A few researchers thought that with the extended application of MDI, the salt content within 0–40 cm or 0–60 cm layer in cotton fields continuously decreased, and even desalination occurred in the whole unsaturated zone in some shallow groundwater areas (Guan et al. 2019; Li et al. 2012; Tan et al. 2008). Other scholars pointed out that high-frequency and low-amount drip irrigation might desalinate the surface soil of bare land during the cotton growth period, and salt was concentrated in 0–40 cm soil layer in the middle of the two plastic films without mulching. However, the increase in soil salt was observed along the 0–60 cm soil profile after cotton harvest, causing a net accumulation of salt (Rohit Katuri et al. 2019; Wang et al. 2019; Yang et al. 2011). Ning (2015) indicated that MDI in different hydrological years alternatively resulted in soil salt desalination and accumulation. Due to the different experimental conditions, soil salinity variations in the cotton field with long-term MDI were different. And the majority of the literature focused on the change of soil salt and less attention on the variations of the salt components. On the other hand, in production practice, the response characteristics of cotton growth to soil salinity variations in long-term MDI cotton fields are related to the development of the cotton industry.

In this study, five cotton fields with MDI of were monitored from 2015 to 2019. The continuous location monitoring combined with spatial–temporal variability were used to study: (1) salt, ions distribution and variation characteristics in long-term MDI cotton fields; (2) changes in sodium absorption ratio and Cl and SO42− equivalent ratio (CSER) during this process; and (3) the survival rate and yield of cotton with the variations of salinity. The reliability of the results was guaranteed by the method of continuous location monitoring combined with spatial–temporal variability. Field data for 16 consecutive years made up for the short comings of previous studies and reflected the evolution process of salinity in MDI cotton field over a long time scale. The results will provide a reference for the sustainable application of MDI technology and technical support for the development of the cotton industry.

Materials and methods

Experimental design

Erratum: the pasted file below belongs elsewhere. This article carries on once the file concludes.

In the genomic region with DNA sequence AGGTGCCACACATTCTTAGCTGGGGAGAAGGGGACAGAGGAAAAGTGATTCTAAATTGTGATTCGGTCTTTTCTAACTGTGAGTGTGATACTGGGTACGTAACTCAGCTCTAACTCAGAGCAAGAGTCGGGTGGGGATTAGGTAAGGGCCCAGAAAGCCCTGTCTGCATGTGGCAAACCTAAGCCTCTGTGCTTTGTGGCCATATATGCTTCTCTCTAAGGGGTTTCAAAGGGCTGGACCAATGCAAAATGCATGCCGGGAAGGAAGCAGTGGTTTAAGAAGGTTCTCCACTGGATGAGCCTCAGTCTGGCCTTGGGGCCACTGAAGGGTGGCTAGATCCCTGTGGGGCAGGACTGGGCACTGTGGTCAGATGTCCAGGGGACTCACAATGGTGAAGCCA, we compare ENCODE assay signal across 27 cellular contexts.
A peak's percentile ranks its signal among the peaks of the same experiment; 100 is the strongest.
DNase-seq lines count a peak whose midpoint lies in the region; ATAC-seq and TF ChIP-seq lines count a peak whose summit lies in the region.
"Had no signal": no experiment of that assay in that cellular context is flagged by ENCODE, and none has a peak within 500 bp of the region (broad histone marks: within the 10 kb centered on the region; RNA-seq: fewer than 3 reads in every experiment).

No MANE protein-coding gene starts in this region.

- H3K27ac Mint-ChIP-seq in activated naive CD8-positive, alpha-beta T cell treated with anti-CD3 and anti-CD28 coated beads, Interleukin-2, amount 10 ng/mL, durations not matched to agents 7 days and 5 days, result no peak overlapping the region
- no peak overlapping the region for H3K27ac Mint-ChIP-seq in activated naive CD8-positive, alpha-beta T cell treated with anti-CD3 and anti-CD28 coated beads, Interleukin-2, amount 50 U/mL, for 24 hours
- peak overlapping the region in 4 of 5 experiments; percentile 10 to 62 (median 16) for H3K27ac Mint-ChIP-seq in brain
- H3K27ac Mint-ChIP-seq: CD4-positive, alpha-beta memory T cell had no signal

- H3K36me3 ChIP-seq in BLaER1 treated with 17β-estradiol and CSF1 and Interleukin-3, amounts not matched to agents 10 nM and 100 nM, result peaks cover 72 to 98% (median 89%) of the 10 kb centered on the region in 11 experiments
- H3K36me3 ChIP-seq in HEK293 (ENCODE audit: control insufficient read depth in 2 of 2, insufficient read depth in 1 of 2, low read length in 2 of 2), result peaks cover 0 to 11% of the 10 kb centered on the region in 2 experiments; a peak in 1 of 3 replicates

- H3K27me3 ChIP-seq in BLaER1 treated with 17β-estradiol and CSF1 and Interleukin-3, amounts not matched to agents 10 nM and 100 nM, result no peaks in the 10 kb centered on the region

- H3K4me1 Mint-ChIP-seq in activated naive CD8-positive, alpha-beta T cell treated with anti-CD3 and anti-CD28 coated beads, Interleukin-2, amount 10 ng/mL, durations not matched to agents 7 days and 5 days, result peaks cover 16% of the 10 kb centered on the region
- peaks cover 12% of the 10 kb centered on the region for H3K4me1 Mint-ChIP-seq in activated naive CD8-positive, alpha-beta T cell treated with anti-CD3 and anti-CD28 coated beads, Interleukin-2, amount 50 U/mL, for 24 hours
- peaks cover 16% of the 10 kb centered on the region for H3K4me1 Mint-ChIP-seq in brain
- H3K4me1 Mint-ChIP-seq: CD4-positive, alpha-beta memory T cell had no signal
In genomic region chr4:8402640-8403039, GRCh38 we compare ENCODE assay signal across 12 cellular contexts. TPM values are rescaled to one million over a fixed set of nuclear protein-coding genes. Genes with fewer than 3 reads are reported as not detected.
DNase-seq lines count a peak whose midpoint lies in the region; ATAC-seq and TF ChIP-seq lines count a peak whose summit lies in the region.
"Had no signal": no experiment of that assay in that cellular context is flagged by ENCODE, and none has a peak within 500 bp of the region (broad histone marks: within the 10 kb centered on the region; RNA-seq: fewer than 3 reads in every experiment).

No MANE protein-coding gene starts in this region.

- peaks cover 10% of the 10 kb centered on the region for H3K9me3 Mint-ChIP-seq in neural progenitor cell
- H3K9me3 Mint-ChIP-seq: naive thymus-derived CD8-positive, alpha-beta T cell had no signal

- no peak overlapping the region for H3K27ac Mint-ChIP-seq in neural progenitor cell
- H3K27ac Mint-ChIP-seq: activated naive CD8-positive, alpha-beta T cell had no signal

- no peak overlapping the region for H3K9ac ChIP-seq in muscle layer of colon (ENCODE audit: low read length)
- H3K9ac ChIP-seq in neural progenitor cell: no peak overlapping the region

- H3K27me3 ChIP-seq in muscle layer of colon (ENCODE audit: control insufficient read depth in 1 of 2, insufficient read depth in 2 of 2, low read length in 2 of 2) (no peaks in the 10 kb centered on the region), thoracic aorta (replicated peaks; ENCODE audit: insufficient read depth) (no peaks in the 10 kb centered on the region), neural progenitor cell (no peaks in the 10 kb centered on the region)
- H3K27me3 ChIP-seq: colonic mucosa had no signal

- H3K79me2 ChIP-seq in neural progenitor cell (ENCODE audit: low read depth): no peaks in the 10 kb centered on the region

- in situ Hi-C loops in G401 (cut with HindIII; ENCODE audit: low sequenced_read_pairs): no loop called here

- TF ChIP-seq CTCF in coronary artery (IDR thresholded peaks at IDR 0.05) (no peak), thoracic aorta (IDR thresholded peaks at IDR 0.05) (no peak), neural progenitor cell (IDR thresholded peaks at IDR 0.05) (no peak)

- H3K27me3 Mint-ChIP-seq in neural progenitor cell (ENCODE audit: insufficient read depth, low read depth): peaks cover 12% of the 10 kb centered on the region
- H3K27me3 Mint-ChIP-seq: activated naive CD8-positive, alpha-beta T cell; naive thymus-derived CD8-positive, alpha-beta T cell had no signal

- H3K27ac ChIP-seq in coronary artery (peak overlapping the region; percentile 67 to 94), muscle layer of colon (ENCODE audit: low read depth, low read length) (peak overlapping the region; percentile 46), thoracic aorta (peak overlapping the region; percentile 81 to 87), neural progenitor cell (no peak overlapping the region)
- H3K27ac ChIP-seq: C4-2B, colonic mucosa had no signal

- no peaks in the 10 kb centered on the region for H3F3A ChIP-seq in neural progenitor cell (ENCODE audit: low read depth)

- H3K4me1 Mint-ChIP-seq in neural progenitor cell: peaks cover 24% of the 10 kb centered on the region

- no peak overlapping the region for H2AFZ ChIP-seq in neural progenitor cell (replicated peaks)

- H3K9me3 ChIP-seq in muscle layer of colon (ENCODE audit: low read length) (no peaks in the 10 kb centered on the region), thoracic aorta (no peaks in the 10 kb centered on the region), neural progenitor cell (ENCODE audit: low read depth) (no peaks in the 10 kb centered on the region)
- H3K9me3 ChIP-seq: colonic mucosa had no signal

The study area is located in a typical inland arid oasis irrigation area, Paotai town, Shihezi city, in the Xiayedi irrigation area of the Manas River Basin in Xinjiang (Fig. 1a, b). Region experiences a typical arid continental climate, with an average annual rain-fall of 215 mm. Accumulated rainfall from 2015 to 2019 was 151.4, 168.3, 219.6, 204.6 and 225.7 mm, respectively. In 1996, the Xinjiang Production and Construction Corps introduced and tested MDI technology on the saline-alkali land of Paotai town. In April 2015, five cotton fields, which reclamation time was 2004, 2008, 2010, 2012 and 2015, respectively, was selected in Paotai town with annual use of MDI technology. Before reclamation, all fields were a saline-alkali wasteland and belonged to the same tributary canal of water conveyance irrigation (Fig. 1c). The MDI technology was adopted to plant cotton successively. The cotton varieties, the irrigation and fertilization systems were basically the same for these lands. The same planting pattern was applied (Fig. 2). To be close to the actual production, the experiment took the farmers’ high-yield experience as the basis for determining the irrigation quota. The irrigation periods mainly depended on the water consumption law of cotton, at the same time, the rotation of irrigation in the irrigation area should also be considered. The irrigation schedule of the study location during 2015–2019 is shown in Table 1. Irrigation water was imported from the Manas River, and the average salinity during 2015–2019 were 0.79, 0.75, 0.68, 0.83 and 0.69 g L−1, respectively, which fitted the water quality requirements for irrigation water (maximum of 2 g L−1) (Lothrop et al. 2018). The cotton fields were managed with the integration of water and fertilizer technology, and the average annual N and K application rates were 374 kg ha−1 and 103 kg ha−1, respectively.